Starting August 9, 2021, the three-night government authorized hotel stay will no longer be required for fully-vaccinated air travellers. Despite the easing of restrictions beginning, all travellers must still have a suitable quarantine plan in place in case they do not satisfy the requirements to be exempt from quarantine. Once in Canada, travellers must adhere to all local public health guidelines such as keeping a list of close contacts and locations visited as well as wearing a mask while in public and monitoring the development of any symptoms. 

Marine Travellers

Fully vaccinated travellers arriving by water will be eligible for an eased quarantine as well. This includes flexibility given to the submission of the ArriveCAN documentation to be done upon entry to Canada due to the lack of Wi-Fi signals while at sea.

Flights into Canada Expanded to Five Additional Canadian Airports

Effective August 9, 2021, international flights carrying passengers will be permitted to land at the following five additional Canadian airports: Halifax, Québec City, Ottawa, Winnipeg, and Edmonton.3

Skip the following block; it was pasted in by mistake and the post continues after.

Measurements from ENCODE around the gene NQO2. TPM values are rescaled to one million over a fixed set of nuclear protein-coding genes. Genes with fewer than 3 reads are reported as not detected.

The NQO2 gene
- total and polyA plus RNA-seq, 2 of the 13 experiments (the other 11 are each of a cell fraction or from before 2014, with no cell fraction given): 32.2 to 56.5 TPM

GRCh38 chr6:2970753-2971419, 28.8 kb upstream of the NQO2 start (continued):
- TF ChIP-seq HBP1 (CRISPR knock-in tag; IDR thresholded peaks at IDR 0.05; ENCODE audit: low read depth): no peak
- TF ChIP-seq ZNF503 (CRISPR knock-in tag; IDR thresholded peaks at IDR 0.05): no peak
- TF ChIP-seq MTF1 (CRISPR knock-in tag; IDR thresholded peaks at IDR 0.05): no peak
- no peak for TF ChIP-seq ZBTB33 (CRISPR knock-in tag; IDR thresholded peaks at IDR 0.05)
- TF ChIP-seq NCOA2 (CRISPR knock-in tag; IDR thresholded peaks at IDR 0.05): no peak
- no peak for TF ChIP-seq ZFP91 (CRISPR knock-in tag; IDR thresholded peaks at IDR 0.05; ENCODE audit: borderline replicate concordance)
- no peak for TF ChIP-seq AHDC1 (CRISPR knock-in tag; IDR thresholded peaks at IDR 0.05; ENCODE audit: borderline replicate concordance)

September 7, 2021 – Global Travel to Canada Resumes

Changes for Travellers from Around the World

Effective September 7, 2021, Canada anticipates the reopening of its borders to fully-vaccinated travellers from around the world, subject to any country specific bans that are in place at the time.

Currently there is a ban on direct flights from India in order to curb the spread of the COVID-19 Delta variant. This ban has been further extended to August 21, 2021. However, it is possible for travellers from these countries to still enter Canada through indirect routes, subject to additional requirements. 

Quarantine Requirements Remain in Place for Unvaccinated Travellers

Unvaccinated travellers will continue to have to complete pre-arrival, on-arrival, and day-8 COVID-19 molecular tests unless otherwise exempted. If a traveller is unable to receive a vaccination due to a medical condition, he or she may be eligible for eased quarantine and testing requirements, including a modified quarantine plan. 

Unvaccinated Children